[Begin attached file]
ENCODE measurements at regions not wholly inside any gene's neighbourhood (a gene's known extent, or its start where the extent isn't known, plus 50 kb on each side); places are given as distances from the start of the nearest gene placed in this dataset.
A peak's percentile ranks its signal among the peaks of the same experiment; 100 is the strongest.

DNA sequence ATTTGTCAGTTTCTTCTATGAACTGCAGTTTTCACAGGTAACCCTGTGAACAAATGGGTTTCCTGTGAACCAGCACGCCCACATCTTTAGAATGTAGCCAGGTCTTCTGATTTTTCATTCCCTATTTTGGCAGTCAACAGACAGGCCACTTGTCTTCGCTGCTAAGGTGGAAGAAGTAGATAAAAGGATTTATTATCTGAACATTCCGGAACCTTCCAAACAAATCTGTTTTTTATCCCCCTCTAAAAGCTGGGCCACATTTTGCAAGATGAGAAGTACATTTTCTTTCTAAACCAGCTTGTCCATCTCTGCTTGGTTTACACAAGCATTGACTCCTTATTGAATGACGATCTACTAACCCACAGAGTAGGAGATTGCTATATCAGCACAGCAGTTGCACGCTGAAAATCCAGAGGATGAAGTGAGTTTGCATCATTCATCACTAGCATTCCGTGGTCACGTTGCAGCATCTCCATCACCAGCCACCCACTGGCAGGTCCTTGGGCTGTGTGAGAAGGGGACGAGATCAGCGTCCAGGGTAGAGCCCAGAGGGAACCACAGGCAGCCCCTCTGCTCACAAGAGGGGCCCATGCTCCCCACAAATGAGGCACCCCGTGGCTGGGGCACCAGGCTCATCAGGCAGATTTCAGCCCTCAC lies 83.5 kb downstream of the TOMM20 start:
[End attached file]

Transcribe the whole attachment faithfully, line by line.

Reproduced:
ENCODE measurements at regions not wholly inside any gene's neighbourhood (a gene's known extent, or its start where the extent isn't known, plus 50 kb on each side); places are given as distances from the start of the nearest gene placed in this dataset.
A peak's percentile ranks its signal among the peaks of the same experiment; 100 is the strongest.

DNA sequence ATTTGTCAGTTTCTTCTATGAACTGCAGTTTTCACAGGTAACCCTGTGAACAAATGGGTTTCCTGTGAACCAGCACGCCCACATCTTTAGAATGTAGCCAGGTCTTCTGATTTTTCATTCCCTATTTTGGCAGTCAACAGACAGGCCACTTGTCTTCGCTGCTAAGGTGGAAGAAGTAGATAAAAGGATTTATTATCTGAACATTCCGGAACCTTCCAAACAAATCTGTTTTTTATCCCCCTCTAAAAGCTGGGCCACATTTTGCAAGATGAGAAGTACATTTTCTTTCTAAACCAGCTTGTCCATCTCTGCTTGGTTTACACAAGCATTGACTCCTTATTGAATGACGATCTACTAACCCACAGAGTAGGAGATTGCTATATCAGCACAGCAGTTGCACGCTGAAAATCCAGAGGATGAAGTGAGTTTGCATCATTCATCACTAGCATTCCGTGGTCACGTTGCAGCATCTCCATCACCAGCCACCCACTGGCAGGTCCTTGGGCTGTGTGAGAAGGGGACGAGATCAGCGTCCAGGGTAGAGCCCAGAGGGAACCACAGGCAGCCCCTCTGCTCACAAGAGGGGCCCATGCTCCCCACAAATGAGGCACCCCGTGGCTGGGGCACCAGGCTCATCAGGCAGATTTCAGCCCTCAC lies 83.5 kb downstream of the TOMM20 start: